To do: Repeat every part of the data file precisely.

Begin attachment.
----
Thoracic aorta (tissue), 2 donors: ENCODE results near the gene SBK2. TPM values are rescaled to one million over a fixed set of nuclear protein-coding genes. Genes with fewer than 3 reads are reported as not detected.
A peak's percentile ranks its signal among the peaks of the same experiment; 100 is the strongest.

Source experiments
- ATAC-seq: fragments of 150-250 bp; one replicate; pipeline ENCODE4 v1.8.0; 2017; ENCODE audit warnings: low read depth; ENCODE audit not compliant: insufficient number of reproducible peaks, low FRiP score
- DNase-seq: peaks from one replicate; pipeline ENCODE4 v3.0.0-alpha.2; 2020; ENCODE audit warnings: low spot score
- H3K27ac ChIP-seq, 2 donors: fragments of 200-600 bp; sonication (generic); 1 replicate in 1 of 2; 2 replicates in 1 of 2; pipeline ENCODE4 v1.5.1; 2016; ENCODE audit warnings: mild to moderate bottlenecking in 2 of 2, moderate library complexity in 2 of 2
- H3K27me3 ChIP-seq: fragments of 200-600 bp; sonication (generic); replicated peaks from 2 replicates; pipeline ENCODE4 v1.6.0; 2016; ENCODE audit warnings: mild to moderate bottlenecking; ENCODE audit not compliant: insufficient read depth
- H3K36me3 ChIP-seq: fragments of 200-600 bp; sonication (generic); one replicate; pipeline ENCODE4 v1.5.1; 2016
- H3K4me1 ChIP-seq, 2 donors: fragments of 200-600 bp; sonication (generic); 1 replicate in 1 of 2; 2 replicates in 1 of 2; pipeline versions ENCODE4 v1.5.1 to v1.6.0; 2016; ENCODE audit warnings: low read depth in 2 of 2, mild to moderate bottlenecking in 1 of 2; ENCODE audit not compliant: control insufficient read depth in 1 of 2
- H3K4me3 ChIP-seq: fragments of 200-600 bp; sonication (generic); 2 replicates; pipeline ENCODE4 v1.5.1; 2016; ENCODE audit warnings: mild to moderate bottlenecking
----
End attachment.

Thoracic aorta (tissue), 2 donors: ENCODE results near the gene SBK2. TPM values are rescaled to one million over a fixed set of nuclear protein-coding genes. Genes with fewer than 3 reads are reported as not detected.
A peak's percentile ranks its signal among the peaks of the same experiment; 100 is the strongest.

Source experiments
- ATAC-seq: fragments of 150-250 bp; one replicate; pipeline ENCODE4 v1.8.0; 2017; ENCODE audit warnings: low read depth; ENCODE audit not compliant: insufficient number of reproducible peaks, low FRiP score
- DNase-seq: peaks from one replicate; pipeline ENCODE4 v3.0.0-alpha.2; 2020; ENCODE audit warnings: low spot score
- H3K27ac ChIP-seq, 2 donors: fragments of 200-600 bp; sonication (generic); 1 replicate in 1 of 2; 2 replicates in 1 of 2; pipeline ENCODE4 v1.5.1; 2016; ENCODE audit warnings: mild to moderate bottlenecking in 2 of 2, moderate library complexity in 2 of 2
- H3K27me3 ChIP-seq: fragments of 200-600 bp; sonication (generic); replicated peaks from 2 replicates; pipeline ENCODE4 v1.6.0; 2016; ENCODE audit warnings: mild to moderate bottlenecking; ENCODE audit not compliant: insufficient read depth
- H3K36me3 ChIP-seq: fragments of 200-600 bp; sonication (generic); one replicate; pipeline ENCODE4 v1.5.1; 2016
- H3K4me1 ChIP-seq, 2 donors: fragments of 200-600 bp; sonication (generic); 1 replicate in 1 of 2; 2 replicates in 1 of 2; pipeline versions ENCODE4 v1.5.1 to v1.6.0; 2016; ENCODE audit warnings: low read depth in 2 of 2, mild to moderate bottlenecking in 1 of 2; ENCODE audit not compliant: control insufficient read depth in 1 of 2
- H3K4me3 ChIP-seq: fragments of 200-600 bp; sonication (generic); 2 replicates; pipeline ENCODE4 v1.5.1; 2016; ENCODE audit warnings: mild to moderate bottlenecking